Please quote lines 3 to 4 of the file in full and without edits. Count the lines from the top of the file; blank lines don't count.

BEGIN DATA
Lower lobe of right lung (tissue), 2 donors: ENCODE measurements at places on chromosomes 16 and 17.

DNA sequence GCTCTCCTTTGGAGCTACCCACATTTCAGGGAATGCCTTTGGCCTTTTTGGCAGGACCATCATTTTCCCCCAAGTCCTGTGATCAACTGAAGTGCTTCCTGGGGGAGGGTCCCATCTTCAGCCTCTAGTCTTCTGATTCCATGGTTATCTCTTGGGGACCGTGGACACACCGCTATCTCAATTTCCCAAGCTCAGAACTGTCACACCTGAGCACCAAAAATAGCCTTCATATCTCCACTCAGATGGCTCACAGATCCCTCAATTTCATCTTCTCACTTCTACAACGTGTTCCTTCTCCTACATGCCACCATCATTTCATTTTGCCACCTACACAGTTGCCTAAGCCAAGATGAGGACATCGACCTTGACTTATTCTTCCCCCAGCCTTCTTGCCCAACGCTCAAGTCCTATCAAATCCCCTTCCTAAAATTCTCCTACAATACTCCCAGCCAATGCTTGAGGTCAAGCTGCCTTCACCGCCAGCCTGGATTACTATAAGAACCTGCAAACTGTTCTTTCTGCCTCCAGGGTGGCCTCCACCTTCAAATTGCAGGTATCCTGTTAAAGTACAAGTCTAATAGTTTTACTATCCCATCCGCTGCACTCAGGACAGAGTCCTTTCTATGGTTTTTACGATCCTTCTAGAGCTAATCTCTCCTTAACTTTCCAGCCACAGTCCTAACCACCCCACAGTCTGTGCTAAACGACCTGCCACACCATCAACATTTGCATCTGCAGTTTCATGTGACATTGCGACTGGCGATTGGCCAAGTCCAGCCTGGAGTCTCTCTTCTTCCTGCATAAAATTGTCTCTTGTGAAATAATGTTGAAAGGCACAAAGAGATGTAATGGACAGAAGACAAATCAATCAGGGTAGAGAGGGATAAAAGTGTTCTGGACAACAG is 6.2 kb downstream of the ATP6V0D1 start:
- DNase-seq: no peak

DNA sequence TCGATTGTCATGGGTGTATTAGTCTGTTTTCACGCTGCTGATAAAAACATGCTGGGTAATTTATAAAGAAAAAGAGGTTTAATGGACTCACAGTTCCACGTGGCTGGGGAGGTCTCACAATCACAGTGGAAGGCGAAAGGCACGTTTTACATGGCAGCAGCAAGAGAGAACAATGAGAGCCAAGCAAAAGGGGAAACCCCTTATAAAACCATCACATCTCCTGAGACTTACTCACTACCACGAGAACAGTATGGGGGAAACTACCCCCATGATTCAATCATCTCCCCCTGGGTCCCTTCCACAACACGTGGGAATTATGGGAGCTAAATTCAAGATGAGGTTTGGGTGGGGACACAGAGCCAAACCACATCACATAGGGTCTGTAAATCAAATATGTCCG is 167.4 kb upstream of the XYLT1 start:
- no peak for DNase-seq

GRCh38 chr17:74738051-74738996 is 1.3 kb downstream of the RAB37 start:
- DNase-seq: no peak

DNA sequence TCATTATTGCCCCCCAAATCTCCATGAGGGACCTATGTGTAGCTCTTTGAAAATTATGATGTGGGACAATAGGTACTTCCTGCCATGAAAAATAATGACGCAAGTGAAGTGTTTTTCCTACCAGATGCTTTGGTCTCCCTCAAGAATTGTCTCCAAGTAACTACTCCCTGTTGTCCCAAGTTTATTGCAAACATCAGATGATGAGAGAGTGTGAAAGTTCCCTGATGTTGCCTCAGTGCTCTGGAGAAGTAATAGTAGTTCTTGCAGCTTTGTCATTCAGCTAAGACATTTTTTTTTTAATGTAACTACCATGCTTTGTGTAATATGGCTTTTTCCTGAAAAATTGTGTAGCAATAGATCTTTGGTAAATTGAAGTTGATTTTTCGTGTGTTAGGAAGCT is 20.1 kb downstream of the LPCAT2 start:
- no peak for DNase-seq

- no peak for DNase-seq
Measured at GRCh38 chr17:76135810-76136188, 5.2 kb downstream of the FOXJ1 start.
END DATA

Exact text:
- DNase-seq: no peak

DNA sequence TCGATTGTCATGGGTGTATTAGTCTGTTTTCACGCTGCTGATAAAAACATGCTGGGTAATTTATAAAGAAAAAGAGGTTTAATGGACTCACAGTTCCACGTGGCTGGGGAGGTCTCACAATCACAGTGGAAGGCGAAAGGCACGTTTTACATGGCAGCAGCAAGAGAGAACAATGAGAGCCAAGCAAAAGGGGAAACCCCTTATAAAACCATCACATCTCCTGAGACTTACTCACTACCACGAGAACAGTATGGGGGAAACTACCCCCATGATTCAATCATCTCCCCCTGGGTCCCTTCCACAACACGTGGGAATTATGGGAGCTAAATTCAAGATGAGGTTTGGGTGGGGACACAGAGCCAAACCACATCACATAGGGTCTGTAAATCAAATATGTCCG is 167.4 kb upstream of the XYLT1 start: